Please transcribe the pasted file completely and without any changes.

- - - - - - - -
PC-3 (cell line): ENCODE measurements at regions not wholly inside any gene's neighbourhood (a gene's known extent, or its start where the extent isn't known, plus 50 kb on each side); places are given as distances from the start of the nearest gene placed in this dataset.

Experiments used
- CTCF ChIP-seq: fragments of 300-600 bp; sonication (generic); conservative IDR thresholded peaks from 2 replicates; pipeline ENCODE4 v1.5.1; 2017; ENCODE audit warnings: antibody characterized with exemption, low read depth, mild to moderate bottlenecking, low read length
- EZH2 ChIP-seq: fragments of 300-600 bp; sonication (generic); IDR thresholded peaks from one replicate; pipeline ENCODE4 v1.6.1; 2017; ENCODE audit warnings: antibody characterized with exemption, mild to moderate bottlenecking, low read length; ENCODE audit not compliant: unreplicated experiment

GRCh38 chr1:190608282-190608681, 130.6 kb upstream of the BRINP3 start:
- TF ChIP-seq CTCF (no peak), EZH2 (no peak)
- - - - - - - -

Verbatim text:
PC-3 (cell line): ENCODE measurements at regions not wholly inside any gene's neighbourhood (a gene's known extent, or its start where the extent isn't known, plus 50 kb on each side); places are given as distances from the start of the nearest gene placed in this dataset.

Experiments used
- CTCF ChIP-seq: fragments of 300-600 bp; sonication (generic); conservative IDR thresholded peaks from 2 replicates; pipeline ENCODE4 v1.5.1; 2017; ENCODE audit warnings: antibody characterized with exemption, low read depth, mild to moderate bottlenecking, low read length
- EZH2 ChIP-seq: fragments of 300-600 bp; sonication (generic); IDR thresholded peaks from one replicate; pipeline ENCODE4 v1.6.1; 2017; ENCODE audit warnings: antibody characterized with exemption, mild to moderate bottlenecking, low read length; ENCODE audit not compliant: unreplicated experiment

GRCh38 chr1:190608282-190608681, 130.6 kb upstream of the BRINP3 start:
- TF ChIP-seq CTCF (no peak), EZH2 (no peak)